As a mother of two, I realize summer is a challenging time for parents and planning for the summer activities for kids can be overwhelming. The last two years of COVID limited the traditional summertime activities such as sleepovers, visiting the library, setting up a lemonade stand, visiting a children’s museum, swimming at the community pool, and signing up for extracurricular activities. Thankfully, this year I can see all the activities coming back with a bang.
Parents must be looking forward to enrolling their kids in these camps and activities.
How did we keep our kids engaged during the past two summers?
What different did we do than the previous years?
How did we spend our summers and other holidays, when we were growing up?
Stop and think about the summers you spent as a kid. Chances are your days weren’t full of scheduled activities and structured playdates. For most of us, summer meant freedom — freedom from school, freedom from schedules, and freedom from routine.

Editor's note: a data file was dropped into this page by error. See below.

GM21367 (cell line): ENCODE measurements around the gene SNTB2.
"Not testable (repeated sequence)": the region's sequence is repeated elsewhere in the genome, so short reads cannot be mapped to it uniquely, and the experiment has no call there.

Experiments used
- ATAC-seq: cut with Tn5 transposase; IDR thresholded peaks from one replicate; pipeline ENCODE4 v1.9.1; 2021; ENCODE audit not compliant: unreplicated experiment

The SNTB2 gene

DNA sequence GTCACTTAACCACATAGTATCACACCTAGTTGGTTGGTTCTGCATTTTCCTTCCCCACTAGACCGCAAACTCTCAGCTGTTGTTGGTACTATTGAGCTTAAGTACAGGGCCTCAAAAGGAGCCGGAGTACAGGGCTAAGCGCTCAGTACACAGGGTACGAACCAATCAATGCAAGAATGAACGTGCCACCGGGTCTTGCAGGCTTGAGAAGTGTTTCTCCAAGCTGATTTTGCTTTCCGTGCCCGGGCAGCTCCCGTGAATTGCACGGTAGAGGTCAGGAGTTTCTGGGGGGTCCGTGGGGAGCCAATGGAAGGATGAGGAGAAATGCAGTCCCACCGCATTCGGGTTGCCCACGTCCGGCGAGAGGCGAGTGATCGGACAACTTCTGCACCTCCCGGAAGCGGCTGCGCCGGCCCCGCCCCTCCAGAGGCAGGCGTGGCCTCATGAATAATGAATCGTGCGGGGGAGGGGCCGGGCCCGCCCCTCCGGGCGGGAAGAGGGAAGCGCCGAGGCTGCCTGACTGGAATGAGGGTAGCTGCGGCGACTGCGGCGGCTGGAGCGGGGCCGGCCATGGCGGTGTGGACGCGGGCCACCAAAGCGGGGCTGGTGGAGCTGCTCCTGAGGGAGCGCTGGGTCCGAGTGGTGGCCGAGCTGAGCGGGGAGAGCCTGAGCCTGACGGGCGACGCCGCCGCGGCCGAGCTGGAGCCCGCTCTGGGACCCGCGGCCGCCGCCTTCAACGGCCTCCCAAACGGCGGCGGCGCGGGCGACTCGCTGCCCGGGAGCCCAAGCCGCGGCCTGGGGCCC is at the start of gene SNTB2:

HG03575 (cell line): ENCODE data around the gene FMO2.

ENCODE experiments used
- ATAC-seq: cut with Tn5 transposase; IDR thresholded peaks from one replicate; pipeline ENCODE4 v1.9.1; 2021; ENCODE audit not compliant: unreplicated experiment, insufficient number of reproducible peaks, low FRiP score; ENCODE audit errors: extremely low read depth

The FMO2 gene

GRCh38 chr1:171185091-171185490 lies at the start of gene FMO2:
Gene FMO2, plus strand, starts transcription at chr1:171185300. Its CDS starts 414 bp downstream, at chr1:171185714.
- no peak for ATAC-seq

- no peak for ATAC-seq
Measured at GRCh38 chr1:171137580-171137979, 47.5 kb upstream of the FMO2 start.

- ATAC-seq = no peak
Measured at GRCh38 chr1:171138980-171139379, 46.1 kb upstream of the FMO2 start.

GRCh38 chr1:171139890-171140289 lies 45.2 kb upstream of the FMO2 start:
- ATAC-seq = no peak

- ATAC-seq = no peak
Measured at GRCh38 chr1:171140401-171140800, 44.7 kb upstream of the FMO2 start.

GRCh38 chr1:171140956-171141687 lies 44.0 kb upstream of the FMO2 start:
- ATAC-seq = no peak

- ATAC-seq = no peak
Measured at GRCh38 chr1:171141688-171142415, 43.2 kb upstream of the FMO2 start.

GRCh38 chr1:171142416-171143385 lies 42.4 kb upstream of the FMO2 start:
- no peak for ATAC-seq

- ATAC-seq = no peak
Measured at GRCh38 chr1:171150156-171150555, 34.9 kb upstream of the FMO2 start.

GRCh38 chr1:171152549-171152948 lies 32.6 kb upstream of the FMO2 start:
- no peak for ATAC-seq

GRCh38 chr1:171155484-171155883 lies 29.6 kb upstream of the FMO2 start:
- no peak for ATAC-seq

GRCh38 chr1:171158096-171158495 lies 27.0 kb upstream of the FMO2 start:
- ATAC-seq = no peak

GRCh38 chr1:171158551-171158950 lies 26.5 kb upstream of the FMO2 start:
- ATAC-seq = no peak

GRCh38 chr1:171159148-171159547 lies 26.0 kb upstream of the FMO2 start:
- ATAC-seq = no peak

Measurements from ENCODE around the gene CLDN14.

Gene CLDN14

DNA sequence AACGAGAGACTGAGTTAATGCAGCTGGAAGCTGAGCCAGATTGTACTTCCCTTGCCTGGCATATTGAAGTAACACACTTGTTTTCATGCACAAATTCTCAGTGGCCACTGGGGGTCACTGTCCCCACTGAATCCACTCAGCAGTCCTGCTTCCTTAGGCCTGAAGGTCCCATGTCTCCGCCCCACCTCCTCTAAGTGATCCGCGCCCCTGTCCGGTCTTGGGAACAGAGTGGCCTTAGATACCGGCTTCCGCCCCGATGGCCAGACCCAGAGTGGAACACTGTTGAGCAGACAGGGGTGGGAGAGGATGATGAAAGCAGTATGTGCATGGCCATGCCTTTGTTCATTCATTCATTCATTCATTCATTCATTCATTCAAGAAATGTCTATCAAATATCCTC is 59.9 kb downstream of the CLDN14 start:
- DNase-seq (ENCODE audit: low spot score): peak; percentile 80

Is boredom a problem we need to fix immediately?
In my opinion, boredom has invaluable lessons to teach if it’s given enough time and space to do so. Boredom encourages creativity because kids have to learn to entertain themselves instead of being passively entertained by something or someone else. It builds self-awareness because kids must be alone with their thoughts and feelings.
So here’s what I propose we not do. Let’s not try to have “the best summer ever.” Let’s not try to create three months of perfect, idyllic, Instagram-worthy afternoons our kids will never forget. I think we can do a lot of fun and engage with our children meaningfully:
You don’t need to hit up the woods to go camping. If you have a tent, set it up in the backyard and sleep outdoors with your kids. You can also let them play in the tent during the day as long as you don’t care about its condition when the day is over. They can turn the tent into anything they can imagine, from a fort to a spaceship.
Build a backyard fire ring and sit around a campfire in the evenings. Make dinner over the flames, and let your kids make S’mores. Hang up some holiday lights to make the atmosphere even more special.
If you’re feeling adventurous, consider taking your kids on a real camping trip this summer. Camping is increasingly popular due to the pandemic, as it’s an affordable way to take a vacation while practicing social distancing.